Article: Classes and costumes in traditional Vietnamese society

 

In this article Dr Sud Chonchirdsin discusses class division and its associated costumes, illustrating this with several examples from the British Library. Please note enlarged versions of each image can be viewed by clicking on the relevant image.

In traditional Vietnamese society people were divided into four classes, similar to those found in Chinese and other East Asian Confucian societies. The tứ dân, or four social hierarchical classes, were scholars (sĩ), farmers (nông), craftsmen (công) and merchants (thương).

Vietnamese mandarins, both civil and military, were divided into nine grades and each grade was further subdivided into senior and junior levels. High ranking mandarins were distinguished by their official robes in purple or red, colours reserved for their class, while lower ranking officials wore blue robes. Commoners could only wear black, brown or white dyed costumes, as Harry A. Franck, an American travel writer, observed in Tonkin in 1923: “the Tonkinese were dressed in a cinnamon or tobacco-juice colour that suddenly became as universal as black had been further south … the country women, then their men, and finally all the hand-labouring class, took to wearing long cotton cloaks of this reddish brown hue” (Franck 1926: 191).

To read the full article visit the website of the British Library

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Exhibition: How to Make the Universe Right – The Art of Priests and Shamans from Vietnam and Southern China

Exhibition dates: 30 July 2017 – 7 January 2018

‘How to Make the Universe Right’ presents a large selection of rare religious scrolls, ceremonial clothing and ritual objects of the Yao, Tày, Sán Dìu, Cao Lan, Sán Chay, Nùng and other populations of northern Vietnam and southern China. Each group has their own traditions of educating and initiating priests and shamans, who serve as intermediaries between the physical and spiritual worlds and between the community and deities, in order to make the universe right through healing, balancing the forces of nature, and communicating with ancestors. The Yao’s practices are most prominently associated with Daoism, a religious and philosophical tradition of Chinese origin, while for the other peoples, Daoist beliefs are combined with aspects of Buddhism, Tantrism and Confucianism.

The works of art in the exhibition, most of which date to the late nineteenth and early twentieth centuries, provide the material foundation for the regional manifestations of religious practices. Examples in the exhibition include vibrantly coloured and intricately embroidered ritual robes and headdresses worn by priests, and a spectacular set of eighteen scrolls of elaborately painted deities, made for those engaged in the higher levels of initiation. The exhibition also features a display evoking the shrines constructed for ceremonies, a film on contemporary religious practices in the region, and a selection of scrolls highlighting their recent conservation and what this has revealed.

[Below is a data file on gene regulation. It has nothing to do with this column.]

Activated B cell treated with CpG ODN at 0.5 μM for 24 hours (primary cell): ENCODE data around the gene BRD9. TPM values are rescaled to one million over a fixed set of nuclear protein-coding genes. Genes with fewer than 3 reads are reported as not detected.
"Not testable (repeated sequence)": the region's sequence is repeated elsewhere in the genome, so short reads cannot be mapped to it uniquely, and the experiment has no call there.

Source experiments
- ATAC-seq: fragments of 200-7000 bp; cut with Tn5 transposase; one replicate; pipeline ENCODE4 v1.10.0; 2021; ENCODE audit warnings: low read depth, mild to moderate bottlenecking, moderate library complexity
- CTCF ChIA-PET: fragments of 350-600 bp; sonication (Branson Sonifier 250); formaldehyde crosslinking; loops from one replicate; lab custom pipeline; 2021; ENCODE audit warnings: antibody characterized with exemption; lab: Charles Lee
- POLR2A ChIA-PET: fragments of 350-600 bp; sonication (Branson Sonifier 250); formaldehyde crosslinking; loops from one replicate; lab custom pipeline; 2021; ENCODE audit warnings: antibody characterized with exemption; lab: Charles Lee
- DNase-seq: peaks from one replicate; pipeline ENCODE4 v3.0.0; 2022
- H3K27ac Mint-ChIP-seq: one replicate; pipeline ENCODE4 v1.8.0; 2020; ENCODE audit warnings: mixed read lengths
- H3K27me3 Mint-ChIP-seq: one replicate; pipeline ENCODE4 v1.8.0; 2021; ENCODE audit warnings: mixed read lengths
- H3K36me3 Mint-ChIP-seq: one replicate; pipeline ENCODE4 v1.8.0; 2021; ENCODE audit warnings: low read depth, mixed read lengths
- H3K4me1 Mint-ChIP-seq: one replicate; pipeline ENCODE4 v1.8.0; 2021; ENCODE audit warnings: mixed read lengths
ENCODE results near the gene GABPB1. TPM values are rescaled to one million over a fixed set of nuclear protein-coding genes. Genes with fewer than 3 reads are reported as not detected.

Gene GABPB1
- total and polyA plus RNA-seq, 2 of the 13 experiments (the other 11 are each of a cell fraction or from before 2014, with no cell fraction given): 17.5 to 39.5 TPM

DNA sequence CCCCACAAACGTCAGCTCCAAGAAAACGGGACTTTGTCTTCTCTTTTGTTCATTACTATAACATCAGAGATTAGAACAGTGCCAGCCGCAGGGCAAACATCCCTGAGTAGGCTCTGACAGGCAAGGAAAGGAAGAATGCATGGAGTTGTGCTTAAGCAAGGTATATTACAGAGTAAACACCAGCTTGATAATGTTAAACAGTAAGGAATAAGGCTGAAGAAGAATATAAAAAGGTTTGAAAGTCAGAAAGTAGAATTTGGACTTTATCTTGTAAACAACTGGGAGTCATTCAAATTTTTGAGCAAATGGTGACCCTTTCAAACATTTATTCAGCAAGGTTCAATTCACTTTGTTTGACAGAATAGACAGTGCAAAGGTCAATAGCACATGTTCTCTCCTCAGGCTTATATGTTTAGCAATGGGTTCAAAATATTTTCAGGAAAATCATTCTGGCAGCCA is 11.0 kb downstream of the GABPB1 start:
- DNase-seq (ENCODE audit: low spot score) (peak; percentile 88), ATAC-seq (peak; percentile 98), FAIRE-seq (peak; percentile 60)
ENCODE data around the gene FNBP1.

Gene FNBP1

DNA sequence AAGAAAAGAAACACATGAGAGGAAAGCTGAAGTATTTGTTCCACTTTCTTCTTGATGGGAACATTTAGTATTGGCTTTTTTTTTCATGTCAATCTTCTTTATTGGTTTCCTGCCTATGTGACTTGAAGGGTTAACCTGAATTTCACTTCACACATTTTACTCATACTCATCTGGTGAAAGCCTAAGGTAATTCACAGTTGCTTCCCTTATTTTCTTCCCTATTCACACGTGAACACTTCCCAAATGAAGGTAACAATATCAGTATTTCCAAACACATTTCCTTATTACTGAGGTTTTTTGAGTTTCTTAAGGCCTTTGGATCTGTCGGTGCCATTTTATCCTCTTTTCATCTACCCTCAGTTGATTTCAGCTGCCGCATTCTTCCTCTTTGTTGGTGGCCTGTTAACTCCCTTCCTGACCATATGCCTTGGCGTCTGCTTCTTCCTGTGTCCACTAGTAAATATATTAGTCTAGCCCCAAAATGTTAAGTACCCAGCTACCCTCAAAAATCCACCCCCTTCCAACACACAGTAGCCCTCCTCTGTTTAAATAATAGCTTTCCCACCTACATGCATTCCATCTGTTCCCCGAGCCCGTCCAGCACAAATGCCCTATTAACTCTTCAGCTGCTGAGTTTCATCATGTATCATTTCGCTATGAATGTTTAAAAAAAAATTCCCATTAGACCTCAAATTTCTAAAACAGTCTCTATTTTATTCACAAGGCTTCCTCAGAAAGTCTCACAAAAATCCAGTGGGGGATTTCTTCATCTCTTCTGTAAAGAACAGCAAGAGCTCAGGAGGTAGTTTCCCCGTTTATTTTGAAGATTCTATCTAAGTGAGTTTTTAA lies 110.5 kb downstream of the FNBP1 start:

All of the works on view are part of the Barry and Jill Kitnick Collection generously donated by the Kitnicks to the Fowler Museum at UCLA in 2015.

For more information, visit the website of the Fowler Museum, Los Angeles, USA.

Event: Chris Buckley Talks about Patterns in Silk – The Marvellous Innovations of Tai Weavers

Event date: Tuesday 9 May 2017, 6–8 pm

This talk will discuss the ingenious patterning systems that Tai weavers use, and will show how their influence has been felt from imperial Chinese silk workshops in the east to the development of computing in the west. It will be illustrated with outstanding Tai textiles from China, Vietnam, Laos and Thailand.

Chris Buckley was educated at Balliol and Wolfson Colleges in Oxford. He has spent the last two decades living in Asia, and now lives in Oxfordshire. He is the co-author of The Roots of Asian Weaving (Oxbow Books, 2015) with Eric Boudot.

Location: The Pauling Centre, 58a Banbury Road, Oxford OX2 6QS.

Admission is free for members, £3 for non-members.

For more information, and to register for your place, visit the Eventbrite page.